Larsson’s is a dark, nearly humorless world, where everyone works fervidly into the night and swills tons of coffee; hardly a page goes by without someone “switching on the coffee machine,” ordering “coffee and a sandwich” or responding affirmatively to the offer “Coffee?”
A web original series of short stories that is presented as episodes of a TV show. There is an FBI unit that investigates serial killers all over the US. And down the hall in a tiny conference is the unit that deals with the ones they can’t explain. This is the Shadow Unit. A team of experts in their respective fields joined together to track down and neutralise people who have become hosts for “the anomaly”. These people are called gammas. An unknown force takes the hosts deepest neurosis and forces them to act on it. In short, it turns them into psychopaths blocking of normal human feeling. But not only are the gammas run-of-the-mill crazy, the anomaly gives them a “manifestation”. This is an inhuman power that allows them to carry out their brutal murders. They range from being killed by the idea of a bullet to choking people on by forcing their own tongue down their throat to being utterly unnoticeable to the point of being invisible, leaving no footprints and unstainable by blood.
An added twist is that there exist individuals that have been touched by the anomaly. They retain control, but are given inhuman powers too. These are termed betas. Their powers are rarely as well defined or useful, appearing just off the bell-curve. It is implied that the enormous strain on betas’ brains as a result of this can be fatal and to survive they need to consume vast amounts of carbohydrate just to stay alive.
The goal of the Shadow Unit is first to prevent the harm done by gammas. Second: the capture one alive to understand the anomaly.
Most movies, most TV shows, most productions, are about The Moment. They’re about the death, the birth, the big game, the finish line, the culmination of a project, the first flight, the raising of the barn, the graduation, the triumph or tragedy that is the definition of an entire life. The music swells, the hero steps on stage, executes the perfect move, and we fade to black.
Treme, just like the Wire, just like that space show with the hot chick I like, just like most of the really good stuff I read, is about the day to day living. About not one moment but a hundred of them, crashing over you, a thousand tiny things: the contractor not showing up, the tools getting stolen, the paperwork lost, the hot water crapping out, playing in the airport, finding an old friend, the omelette getting burned.
It’s why this show snuck up on me, I think: it’s the sum total of what’s happening that makes up The Moment. And the sum total of someone’s character on the show isn’t how they act once, but how they act over and over and over again. It’s why Sonny sucks and LaDonna’s awesome: he keeps falling down and she keeps getting up. Not once, but a hundred times.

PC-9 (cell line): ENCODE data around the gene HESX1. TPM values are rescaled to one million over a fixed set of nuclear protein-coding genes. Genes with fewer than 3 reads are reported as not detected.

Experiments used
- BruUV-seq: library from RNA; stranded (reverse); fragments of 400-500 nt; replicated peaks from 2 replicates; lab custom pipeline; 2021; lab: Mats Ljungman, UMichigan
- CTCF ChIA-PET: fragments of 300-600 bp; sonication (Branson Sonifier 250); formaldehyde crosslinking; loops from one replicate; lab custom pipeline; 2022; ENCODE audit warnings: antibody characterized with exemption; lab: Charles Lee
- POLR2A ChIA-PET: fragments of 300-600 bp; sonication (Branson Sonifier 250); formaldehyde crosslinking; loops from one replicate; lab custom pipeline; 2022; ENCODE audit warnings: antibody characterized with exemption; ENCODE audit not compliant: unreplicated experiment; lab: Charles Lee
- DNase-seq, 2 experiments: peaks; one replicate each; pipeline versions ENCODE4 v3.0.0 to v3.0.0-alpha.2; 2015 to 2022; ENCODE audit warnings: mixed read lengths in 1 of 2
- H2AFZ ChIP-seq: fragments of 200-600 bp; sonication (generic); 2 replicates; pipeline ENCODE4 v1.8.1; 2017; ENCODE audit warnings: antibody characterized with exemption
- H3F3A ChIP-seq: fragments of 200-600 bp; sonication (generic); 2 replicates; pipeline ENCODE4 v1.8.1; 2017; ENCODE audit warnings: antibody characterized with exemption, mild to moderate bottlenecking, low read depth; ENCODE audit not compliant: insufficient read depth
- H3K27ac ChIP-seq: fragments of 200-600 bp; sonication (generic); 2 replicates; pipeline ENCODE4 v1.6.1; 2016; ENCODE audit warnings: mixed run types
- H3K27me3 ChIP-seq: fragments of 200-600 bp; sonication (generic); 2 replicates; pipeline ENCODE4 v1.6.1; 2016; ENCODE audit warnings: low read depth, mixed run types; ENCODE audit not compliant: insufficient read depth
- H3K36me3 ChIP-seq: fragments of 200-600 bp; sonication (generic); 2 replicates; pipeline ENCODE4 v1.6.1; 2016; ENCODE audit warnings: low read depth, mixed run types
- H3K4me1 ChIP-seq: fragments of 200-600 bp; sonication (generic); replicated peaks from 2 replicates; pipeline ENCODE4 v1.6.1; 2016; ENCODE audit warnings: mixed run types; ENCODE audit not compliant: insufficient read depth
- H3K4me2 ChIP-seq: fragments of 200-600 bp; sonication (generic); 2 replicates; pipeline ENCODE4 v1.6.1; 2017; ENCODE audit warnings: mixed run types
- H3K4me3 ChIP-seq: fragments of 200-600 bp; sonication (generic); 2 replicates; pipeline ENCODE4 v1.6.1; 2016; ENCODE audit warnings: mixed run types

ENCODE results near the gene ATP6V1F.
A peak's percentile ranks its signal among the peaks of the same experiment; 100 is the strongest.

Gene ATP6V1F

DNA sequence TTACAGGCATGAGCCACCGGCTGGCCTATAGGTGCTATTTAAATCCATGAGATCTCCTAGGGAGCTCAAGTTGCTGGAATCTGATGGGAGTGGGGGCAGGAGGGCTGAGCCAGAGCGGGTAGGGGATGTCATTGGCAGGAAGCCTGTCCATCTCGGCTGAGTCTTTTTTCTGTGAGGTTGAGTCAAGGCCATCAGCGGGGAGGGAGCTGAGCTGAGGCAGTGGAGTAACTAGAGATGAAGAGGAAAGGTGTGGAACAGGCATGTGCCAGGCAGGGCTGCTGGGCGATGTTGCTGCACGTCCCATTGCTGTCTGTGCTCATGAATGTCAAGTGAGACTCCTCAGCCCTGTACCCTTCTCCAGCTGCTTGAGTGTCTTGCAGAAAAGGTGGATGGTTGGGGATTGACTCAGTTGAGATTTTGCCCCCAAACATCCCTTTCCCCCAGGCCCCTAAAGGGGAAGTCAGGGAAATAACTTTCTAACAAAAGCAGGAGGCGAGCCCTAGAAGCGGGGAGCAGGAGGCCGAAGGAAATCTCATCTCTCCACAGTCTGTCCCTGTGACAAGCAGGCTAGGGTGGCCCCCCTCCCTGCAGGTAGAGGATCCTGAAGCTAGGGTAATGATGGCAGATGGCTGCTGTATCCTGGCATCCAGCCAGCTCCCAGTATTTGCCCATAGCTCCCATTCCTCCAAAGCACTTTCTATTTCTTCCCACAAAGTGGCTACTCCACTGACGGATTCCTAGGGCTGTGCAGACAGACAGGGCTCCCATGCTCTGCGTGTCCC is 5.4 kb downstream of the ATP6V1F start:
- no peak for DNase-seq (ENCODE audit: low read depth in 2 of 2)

A lot of people are good at The Grand Gesture, in no small part because our entire pop culture is about that, about holding a boombox over your head in the early morning fog. They’re good at being the Hero. It’s being just the third guy from the left, in the day to day living, that will fuck them up every time.
Quoted in it’s entirety, because it’s correct.
[In England] The party that lost is working with the party that won. They’re not accusing them of being bolshevik zulus out to destroy Magna Carta. Because the English are grown-ups, including their conservatives, who enjoy a wonderful luxury conservatives on the side of the pond do not. They’re allowed to be sane. They don’t have to cater to creationists and anti-intellectuals. Only in this dumb country do liberals and conservatives argue over things like evolution and climate change and whether sick people should be left to die in the street.
Choo is already a major celebrity in South Korea, replacing Chan Ho Park as the most popular baseball star. Choo was 11 when Park reached the majors in 1994, and he said he wanted to follow Park’s example as a major league pitcher. Now, Park said, children have a new icon.
“Before, they could only look up to pitchers,” Park said. “Now, we have more players who want to be like Shin-Soo Choo.”
I saw Choo play during the World Baseball Classic. He’s the real deal.
I don’t know about you, but my eyes are already trained only to read the top half of a web page these days. Rather as a Victorian would not look below the waist, I do not let my eyes have even a second’s contact with the revolting Have Your Say or Comments section of a BBC site, a YouTube page or any blog or tech forum. The lower half of web pages is very like the lower half of the body — full of all kinds of noxious evil smelling poison. I suppose it has to be expelled somewhere, but you will forgive me for not wanting to be close by when it happens.
The problem with defending the purity of the English language is that English is about as pure as a cribhouse whore. We don’t just borrow words; on occasion, English has pursued other languages down alleyways to beat them unconscious and rifle their pockets for new vocabulary.
I PUT THE “MAN” IN “MANCHILD”
GEORGE R.R. MARTIN BETTING POOL (Yellowstone erupts- 6:1, Heat Death of the Universe- 26:1, Dances With Dragons released- 98:1)
I WAS TIRED OF ANIMAL COLLECTIVE BEFORE BEING TIRED OF ANIMAL COLLECTIVE GOT ALL “POPULAR”
PULL MY FINGER (NO SERIOUSLY PLEASE PULL MY FINGER, IT IS DISLOCATED)
MY OTHER BODY IS A TANK-BRED GHOLA
THIS SHIRT KILLS AMERICAN APPAREL EMPLOYEES